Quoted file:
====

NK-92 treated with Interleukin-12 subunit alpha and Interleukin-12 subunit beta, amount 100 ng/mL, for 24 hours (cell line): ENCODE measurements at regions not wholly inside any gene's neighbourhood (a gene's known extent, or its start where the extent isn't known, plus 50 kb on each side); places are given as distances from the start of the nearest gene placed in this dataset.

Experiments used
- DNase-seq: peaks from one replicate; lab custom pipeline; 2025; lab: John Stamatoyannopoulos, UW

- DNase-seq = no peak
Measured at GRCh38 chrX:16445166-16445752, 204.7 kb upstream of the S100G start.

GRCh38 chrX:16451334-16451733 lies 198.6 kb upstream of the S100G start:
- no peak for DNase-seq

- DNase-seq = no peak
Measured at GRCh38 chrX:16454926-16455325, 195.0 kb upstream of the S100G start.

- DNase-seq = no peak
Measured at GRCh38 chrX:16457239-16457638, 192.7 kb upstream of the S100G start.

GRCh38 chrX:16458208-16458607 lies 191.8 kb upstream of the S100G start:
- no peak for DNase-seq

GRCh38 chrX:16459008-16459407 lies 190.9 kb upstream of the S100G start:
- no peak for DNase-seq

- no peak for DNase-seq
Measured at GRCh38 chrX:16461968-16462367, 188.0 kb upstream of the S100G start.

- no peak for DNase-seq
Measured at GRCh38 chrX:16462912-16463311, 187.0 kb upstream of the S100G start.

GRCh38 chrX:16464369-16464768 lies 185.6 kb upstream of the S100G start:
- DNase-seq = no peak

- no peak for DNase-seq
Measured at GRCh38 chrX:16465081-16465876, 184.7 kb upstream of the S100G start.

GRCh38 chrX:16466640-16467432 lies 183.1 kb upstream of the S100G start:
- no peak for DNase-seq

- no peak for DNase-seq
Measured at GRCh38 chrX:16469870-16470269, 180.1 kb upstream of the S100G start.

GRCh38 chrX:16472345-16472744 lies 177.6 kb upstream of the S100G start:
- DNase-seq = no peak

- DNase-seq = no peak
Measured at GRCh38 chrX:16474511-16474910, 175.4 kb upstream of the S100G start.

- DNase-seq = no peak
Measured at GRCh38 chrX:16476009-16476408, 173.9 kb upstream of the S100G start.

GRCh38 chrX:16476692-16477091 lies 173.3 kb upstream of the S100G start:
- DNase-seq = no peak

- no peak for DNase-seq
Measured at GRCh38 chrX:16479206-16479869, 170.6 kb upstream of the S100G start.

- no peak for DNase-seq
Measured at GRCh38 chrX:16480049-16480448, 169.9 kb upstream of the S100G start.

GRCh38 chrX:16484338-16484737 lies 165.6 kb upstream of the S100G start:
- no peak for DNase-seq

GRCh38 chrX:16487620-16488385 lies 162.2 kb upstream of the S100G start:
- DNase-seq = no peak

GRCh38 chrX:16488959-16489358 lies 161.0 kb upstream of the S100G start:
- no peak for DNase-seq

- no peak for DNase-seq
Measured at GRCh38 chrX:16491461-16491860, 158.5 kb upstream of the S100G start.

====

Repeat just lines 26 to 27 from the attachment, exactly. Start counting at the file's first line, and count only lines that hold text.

- no peak for DNase-seq
Measured at GRCh38 chrX:16469870-16470269, 180.1 kb upstream of the S100G start.